"Are there others like me/Alone in the night?

I could be anywhere."

-- from an unpublished song lyric I wrote, circa 1975

"Thousands upon thousands of people who I believe are like me are those who have never found the professional skin to fit the riot in their souls."

 -- Seymour Krim, "For My Brothers and Sisters in the Failure Business" (published posthumously in 1991, and reprinted in Phillip Lopate's (ed) The Art of the Personal Essay, 1994)

When I was in graduate school, in between marriages, I fell in love with a beautiful woman. I thought she was in love with me, and perhaps for a month or two she was, but at a party I took her to -- admittedly somewhat to show her off -- she met a fellow graduate student, and suddenly she was with him and not me.

Although our relationship was over, we stayed friends, and one day she said, "You know I made a list of all the men in Cambridge I had slept with, and it was a long list. But then I realized that there were even more men in Cambridge that I hadn't slept with!"

Though the word may not be politically correct these days, my brief lover and then friend was promiscuous. She needed the acceptance and love she had never felt growing up; her beauty attracted a large number of men who might possibly -- but never fully seemed to -- fill that need. If a man was interested in her, and so many were, she might excitedly go off with him for a while; but soon perhaps there would be another, and then yet another.

I have been burdened by a different kind of promiscuity. I have a promiscuous mind.

Just as my erstwhile lover and then friend might have envied women who settled easily into long-term relationships, I have long envied those who have truly found a singular calling in their work, a passion that they have stayed with for years and years. This is not me. Unfortunately, I have a number of abilities and talents, and if anyone -- and by this I mean institutions and companies as well as people -- takes an interest in any one of them, I'm theirs -- at least for a while.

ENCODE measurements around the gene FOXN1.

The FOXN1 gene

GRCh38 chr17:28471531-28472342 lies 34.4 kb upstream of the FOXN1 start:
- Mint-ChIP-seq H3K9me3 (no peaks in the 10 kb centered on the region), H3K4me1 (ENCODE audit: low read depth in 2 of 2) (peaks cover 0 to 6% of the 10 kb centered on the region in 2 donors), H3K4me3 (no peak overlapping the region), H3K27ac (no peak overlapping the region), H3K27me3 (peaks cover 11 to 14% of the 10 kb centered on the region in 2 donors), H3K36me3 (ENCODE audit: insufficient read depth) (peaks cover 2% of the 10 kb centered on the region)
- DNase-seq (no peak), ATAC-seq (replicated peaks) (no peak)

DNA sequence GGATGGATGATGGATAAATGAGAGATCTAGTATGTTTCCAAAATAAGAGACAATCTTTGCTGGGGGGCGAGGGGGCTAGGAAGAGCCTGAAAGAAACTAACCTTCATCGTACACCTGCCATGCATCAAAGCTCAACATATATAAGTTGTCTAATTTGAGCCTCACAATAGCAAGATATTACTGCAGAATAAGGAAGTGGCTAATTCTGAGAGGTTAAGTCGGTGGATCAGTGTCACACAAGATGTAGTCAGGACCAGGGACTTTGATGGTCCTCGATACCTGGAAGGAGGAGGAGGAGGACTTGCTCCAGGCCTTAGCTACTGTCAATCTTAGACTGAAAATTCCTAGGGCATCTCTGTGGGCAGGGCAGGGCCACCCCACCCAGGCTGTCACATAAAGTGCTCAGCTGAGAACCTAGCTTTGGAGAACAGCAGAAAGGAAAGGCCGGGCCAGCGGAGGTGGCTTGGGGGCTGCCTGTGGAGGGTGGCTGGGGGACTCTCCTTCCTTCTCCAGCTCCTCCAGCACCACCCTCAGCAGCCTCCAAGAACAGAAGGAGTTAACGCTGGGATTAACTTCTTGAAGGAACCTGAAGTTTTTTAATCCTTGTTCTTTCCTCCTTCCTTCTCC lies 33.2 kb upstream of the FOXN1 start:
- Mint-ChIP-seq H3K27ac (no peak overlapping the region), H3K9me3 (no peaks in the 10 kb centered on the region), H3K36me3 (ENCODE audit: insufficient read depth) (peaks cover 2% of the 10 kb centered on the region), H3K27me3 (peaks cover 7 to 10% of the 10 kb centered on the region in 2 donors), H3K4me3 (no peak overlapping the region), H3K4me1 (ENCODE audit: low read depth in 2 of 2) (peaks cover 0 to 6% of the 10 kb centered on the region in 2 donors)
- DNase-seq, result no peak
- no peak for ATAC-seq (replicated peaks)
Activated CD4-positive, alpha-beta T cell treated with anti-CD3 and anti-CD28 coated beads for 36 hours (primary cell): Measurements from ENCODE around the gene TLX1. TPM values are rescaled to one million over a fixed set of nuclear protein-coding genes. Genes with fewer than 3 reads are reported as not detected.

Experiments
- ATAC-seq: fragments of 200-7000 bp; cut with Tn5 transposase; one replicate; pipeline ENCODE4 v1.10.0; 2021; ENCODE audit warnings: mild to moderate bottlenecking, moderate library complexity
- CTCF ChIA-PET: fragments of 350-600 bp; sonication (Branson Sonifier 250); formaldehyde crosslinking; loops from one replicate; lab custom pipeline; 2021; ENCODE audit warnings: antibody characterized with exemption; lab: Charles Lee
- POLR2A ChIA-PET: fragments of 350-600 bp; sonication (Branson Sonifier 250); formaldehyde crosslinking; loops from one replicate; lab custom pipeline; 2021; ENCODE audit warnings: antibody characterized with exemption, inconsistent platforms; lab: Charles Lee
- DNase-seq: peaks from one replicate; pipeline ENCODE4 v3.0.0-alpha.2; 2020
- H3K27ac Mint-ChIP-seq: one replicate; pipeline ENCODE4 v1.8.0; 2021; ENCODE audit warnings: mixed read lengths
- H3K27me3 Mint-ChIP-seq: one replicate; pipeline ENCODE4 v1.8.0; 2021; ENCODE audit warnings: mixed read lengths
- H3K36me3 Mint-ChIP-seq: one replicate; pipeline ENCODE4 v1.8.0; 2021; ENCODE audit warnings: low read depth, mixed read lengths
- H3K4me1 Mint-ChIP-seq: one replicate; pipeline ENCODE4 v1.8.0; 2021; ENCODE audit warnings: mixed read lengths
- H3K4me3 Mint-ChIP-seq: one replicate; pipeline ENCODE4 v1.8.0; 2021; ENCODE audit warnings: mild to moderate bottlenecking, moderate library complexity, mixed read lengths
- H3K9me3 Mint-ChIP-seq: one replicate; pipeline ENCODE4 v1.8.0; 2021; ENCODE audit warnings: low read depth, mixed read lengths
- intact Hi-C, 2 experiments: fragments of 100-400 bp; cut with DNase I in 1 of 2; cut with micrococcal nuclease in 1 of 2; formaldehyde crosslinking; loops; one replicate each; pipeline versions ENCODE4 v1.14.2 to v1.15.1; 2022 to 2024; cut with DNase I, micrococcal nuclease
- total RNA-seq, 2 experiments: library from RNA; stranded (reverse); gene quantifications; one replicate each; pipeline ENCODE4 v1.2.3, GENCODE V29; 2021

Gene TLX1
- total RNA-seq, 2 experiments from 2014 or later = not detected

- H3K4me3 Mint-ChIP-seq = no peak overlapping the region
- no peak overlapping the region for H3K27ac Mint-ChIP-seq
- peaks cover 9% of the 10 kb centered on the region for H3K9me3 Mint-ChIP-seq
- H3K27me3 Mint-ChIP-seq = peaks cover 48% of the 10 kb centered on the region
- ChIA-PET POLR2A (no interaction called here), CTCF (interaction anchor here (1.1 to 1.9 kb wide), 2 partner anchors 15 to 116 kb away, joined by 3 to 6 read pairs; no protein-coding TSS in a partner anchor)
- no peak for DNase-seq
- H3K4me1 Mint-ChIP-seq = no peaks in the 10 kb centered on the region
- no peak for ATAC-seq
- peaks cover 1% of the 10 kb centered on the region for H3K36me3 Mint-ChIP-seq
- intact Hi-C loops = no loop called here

There's an expression that captures this phenomenon perfectly -- "Jack of all trades and master of none" -- and an important question is why some people turn out this way and others do not. I don't know the answer, and given that there are at least three or four other things that are holding my interest right now, I don't intend to try to find out. But what I do know is that it is an unpleasant and highly unsatisfying feeling. I don't know whether my lover of old ever found someone to settle down with, but if she did I assume it was someone who loved her so deeply and so forgivingly that it could work. And perhaps if somewhere along the line, someone had appreciated one of my creative directions more fully than anyone ever has, I would have stuck with that.

I thought I had found solace when I discovered Margaret Lobenstine, whose workshop, titled "Secrets of the Renaissance Soul," I attended nearly seven years ago. Margaret subsequently published an excellent book on the subject, The Renaissance Soul: Life Design for People with Too Many Passions to Pick Just One, and she was my "life coach" for several years. It is her belief, and I suspect she is right, that some of us are born to be driven in several different directions and will always find it hard, if not impossible, to settle on any one of them.

Margaret makes many suggestions in her book on how to manage one's multiple interests and/or talents, but no matter how hard I tried, I never felt satisfied with this kind of life, as I watched my peers and friends, who stayed with one thing, achieving far more success than I did. Indeed, when it comes to books on how to be successful, Margaret's is the exception; virtually every other self-help book I have ever seen on success talks about pushing ahead in spite of repeated failures, persisting, not giving up, keeping your "eyes on the prize" -- not "prizes."

Whenever I read about secrets of success -- and I have read a lot on this subject -- it always seems to come down to three elements: talent, persistence, and luck. Of the three, many argue that the second is at least as important as the first. Surely, this is the message in Thomas Edison's famous dictum that "genius is one percent inspiration and 99 percent perspiration." And it is implied in Malcolm Gladwell's mega bestseller Outliers: The Story of Success. The people Gladwell writes about are immensely talented -- they include the Beatles and Bill Gates - but he focuses more on the special opportunities they had (their "luck") and how long and hard they worked -- in one specific field.

It would seem like we have control over the persistence part, but do we? I have heard successful writers say, "I don't write because I want to. I write because I have to."

I have spent my whole life looking for the "have to." Oh, I've thought I have found it many times, just as my lover of more than 40 years ago probably felt for a few weeks anyhow that she had to be with me. But then someone else came along.